KUALA LUMPUR, May 13 — Hari Raya Aidilfitri is one of Malaysia’s biggest festivals and marks the end of Ramadan, the Islamic holy month of fasting from dawn to sunset to rid Muslims of vices accumulated throughout the year while teaching discipline and self control.
Balik kampung, or the act of returning to family homes has become a yearly thing for both Muslims and non-Muslims in the country, usually causing major traffic jams a few days prior and after the holiday.
Aidilfitri is synonymous with families and friends seeking forgiveness from each other, visiting ancestors’ graves, saying prayers at the mosque and visiting relatives and friends to dine on traditional Malay delicacies like rendang, ketupat, lemang and lontong, among others.
Covid-19 brought all these traditions to a halt last year as the government imposed a strict movement control order (MCO) to prevent its spread in the country.
One year on, the situation is painfully the same for those who usually travel home for the festive season, as the government reintroduced another nationwide lockdown that began on the eve of Aidlilftiri.
For Siti Rohani Ahmad Daud, a 60-year-old retired mother of three from Penang, one of the hardest things about not being able to travel back home for Hari Raya is not seeing her mother.
“She’s getting older by the year. I haven’t been able to go back home to Penang to see her since Covid-19 and the first movement control order and this is the second Raya that I won’t be with her.
“I miss her so much,” she said teary eyed.
To make matters worse, Siti will also be separated this year from one of her daughters who works as a music teacher in Johor.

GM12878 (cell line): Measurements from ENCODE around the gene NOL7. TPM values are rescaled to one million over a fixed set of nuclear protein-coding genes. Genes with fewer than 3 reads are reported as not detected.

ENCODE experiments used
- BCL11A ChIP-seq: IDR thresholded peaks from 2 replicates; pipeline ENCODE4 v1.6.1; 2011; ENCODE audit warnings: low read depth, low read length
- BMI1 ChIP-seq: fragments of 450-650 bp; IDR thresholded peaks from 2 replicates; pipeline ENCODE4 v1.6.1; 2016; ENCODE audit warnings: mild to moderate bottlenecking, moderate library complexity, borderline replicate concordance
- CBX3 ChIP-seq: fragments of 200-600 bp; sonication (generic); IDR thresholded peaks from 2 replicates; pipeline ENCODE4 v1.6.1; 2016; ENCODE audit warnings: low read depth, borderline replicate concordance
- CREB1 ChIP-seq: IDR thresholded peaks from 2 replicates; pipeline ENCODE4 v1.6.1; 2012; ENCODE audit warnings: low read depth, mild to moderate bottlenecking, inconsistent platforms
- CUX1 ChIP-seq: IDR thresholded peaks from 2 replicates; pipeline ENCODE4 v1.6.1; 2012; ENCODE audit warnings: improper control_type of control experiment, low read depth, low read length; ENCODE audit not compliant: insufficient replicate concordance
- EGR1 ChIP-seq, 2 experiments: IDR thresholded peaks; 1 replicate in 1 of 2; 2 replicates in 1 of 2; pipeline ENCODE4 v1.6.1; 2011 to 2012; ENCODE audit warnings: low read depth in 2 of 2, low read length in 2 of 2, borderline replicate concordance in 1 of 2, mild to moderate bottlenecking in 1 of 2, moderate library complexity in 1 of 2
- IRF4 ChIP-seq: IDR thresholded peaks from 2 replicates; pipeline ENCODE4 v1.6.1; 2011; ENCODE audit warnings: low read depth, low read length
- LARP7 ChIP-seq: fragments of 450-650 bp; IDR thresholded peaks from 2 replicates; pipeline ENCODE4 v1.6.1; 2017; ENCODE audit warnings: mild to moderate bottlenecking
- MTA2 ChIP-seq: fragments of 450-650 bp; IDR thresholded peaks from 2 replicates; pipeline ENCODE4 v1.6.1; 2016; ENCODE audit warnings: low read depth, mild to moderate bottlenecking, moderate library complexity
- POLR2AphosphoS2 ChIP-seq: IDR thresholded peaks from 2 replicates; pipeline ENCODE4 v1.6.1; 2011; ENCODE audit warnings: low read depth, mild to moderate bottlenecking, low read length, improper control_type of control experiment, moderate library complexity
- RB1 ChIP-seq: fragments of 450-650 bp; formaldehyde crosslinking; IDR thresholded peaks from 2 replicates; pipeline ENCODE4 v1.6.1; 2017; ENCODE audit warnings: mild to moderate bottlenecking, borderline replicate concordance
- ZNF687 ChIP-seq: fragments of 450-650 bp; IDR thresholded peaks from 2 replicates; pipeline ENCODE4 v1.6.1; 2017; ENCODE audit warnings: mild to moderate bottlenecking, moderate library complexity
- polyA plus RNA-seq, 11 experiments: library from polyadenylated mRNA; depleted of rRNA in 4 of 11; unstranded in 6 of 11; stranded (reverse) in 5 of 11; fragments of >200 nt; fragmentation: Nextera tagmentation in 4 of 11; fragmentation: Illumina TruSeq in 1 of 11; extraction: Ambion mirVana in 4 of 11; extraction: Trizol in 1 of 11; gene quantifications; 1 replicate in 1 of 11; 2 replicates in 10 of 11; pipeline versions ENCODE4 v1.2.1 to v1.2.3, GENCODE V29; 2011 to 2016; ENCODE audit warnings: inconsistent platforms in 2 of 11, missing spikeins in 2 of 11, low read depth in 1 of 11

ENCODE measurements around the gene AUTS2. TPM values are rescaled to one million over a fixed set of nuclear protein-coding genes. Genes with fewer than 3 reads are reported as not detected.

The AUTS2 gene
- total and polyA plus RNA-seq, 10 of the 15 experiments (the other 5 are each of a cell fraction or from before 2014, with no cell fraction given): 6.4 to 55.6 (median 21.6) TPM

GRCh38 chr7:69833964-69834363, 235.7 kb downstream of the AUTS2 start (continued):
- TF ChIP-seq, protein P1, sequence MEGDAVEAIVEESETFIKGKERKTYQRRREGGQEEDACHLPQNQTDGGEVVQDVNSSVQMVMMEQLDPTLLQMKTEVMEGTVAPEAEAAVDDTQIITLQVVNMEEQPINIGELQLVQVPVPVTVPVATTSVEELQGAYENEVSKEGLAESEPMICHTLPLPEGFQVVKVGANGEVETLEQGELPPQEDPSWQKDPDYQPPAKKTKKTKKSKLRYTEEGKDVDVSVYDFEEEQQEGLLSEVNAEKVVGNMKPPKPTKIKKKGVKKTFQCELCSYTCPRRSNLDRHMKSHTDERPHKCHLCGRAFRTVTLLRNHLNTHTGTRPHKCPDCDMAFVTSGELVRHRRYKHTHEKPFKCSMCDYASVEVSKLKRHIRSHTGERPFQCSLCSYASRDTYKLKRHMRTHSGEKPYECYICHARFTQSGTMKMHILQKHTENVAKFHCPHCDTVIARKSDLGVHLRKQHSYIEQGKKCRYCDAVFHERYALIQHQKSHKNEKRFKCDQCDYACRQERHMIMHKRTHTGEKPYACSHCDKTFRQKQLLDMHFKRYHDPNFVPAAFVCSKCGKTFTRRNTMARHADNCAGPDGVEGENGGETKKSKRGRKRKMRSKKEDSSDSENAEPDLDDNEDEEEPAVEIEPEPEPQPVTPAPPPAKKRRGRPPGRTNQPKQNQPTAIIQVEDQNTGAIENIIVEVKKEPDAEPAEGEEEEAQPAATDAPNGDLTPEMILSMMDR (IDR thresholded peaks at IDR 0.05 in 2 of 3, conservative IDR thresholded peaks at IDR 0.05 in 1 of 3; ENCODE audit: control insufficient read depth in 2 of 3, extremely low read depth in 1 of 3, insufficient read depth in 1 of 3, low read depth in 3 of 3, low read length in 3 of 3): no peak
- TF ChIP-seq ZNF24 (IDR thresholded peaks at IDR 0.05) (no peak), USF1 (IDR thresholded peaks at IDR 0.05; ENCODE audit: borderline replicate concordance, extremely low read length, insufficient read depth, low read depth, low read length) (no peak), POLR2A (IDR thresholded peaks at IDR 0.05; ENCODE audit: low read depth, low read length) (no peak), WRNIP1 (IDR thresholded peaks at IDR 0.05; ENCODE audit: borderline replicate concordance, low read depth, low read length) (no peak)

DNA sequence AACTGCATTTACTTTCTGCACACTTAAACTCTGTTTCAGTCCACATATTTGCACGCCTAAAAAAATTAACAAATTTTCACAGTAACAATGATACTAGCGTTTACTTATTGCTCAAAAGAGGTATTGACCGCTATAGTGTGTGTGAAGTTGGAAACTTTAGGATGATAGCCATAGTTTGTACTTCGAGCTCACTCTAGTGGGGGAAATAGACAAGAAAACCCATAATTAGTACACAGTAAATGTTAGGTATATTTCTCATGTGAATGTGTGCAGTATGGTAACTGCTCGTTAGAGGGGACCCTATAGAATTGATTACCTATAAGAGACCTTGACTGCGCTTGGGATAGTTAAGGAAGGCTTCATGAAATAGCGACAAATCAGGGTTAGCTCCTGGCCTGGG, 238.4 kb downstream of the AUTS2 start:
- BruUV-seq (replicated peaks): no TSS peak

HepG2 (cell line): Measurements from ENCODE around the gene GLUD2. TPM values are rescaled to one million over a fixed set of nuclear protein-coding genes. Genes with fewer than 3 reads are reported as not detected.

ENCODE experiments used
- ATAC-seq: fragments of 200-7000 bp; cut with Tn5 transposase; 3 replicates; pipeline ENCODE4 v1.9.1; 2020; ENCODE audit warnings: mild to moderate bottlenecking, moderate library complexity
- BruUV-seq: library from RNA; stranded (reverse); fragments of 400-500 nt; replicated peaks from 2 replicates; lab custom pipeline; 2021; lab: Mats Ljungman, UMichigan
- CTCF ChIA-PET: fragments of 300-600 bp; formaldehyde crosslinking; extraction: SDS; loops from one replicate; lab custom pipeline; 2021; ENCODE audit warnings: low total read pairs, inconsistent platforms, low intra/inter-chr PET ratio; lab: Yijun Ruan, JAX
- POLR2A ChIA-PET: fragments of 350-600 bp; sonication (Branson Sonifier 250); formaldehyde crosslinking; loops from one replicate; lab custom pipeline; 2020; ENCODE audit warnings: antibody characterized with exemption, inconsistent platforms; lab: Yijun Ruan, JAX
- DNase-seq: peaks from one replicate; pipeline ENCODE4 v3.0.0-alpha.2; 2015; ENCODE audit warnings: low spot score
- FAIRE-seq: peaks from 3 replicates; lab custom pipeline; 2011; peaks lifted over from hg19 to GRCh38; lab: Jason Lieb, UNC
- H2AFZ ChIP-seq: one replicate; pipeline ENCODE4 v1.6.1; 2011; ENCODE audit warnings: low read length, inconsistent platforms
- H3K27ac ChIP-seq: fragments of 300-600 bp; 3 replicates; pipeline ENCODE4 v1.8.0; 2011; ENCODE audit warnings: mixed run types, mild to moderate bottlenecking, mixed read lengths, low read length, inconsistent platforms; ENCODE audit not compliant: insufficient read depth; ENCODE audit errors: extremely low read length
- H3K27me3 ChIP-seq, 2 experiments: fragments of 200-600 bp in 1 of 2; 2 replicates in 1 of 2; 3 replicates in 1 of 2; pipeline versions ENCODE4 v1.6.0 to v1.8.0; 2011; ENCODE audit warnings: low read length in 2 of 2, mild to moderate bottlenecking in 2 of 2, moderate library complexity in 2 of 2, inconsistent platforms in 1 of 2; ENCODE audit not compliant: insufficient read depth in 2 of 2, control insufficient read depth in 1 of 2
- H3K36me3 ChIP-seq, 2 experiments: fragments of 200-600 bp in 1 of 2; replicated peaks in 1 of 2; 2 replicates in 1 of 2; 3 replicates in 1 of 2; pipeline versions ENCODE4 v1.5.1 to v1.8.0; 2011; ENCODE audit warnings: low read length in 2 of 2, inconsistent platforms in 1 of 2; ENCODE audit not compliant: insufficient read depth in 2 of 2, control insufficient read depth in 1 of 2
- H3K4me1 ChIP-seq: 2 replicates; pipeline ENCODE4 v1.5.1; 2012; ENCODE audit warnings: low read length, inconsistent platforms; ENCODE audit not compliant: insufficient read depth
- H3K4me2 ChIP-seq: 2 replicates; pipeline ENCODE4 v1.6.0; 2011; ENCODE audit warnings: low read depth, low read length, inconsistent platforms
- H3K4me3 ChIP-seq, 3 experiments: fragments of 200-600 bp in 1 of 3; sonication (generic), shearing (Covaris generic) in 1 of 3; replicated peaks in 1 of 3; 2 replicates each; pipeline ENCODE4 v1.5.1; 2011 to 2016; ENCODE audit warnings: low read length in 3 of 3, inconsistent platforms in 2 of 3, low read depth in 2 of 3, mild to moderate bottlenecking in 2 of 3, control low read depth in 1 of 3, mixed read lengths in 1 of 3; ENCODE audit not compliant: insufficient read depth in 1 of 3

“Our usual routine before Hari Raya is all of us get together a few days before to make sambal godok. It is my late mother-in-law’s recipe and my husband's favourite Raya dish that we will always have on the first day of Raya.
“This year when I was making it, I could not hold myself back from crying. Raya is supposed to be about being with your family, spending time with them and laughing with them.
“We’re just not in the mood for it at all this year,” she said.
For Azamri Dollah, a 34-year-old human resource manager hailing from Kuching, Sarawak, this would also be the second year he was unable to travel home to celebrate Aidilfitri with his family.
While this has left him feeling disappointed and frustrated, he said he understood why the drastic measure was needed.
“This is the second year I’m missing Raya celebrations with my family. Even though we have the technology nowadays to compensate, it is not the same as being there physically being with my family.
“But as of now, I just need to bear with it for a while. It’s also for my family’s safety, especially with the number of Covid-19 cases coming up these few weeks.
Azamri said he felt that the government did a better job at managing the Covid-19 pandemic last year versus now, adding that they should have foreseen that many people would have wanted to travel during Hari Raya and set guidelines to ensure that it would have been safe for people to travel.